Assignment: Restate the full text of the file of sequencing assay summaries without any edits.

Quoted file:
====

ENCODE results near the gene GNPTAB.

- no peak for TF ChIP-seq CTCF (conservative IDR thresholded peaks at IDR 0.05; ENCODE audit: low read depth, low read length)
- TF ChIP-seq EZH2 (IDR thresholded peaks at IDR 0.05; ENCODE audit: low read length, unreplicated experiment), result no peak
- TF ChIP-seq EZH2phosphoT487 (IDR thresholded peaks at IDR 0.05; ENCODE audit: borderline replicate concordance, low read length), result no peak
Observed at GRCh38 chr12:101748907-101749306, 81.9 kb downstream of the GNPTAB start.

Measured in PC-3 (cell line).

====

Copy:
ENCODE results near the gene GNPTAB.

- no peak for TF ChIP-seq CTCF (conservative IDR thresholded peaks at IDR 0.05; ENCODE audit: low read depth, low read length)
- TF ChIP-seq EZH2 (IDR thresholded peaks at IDR 0.05; ENCODE audit: low read length, unreplicated experiment), result no peak
- TF ChIP-seq EZH2phosphoT487 (IDR thresholded peaks at IDR 0.05; ENCODE audit: borderline replicate concordance, low read length), result no peak
Observed at GRCh38 chr12:101748907-101749306, 81.9 kb downstream of the GNPTAB start.

Measured in PC-3 (cell line).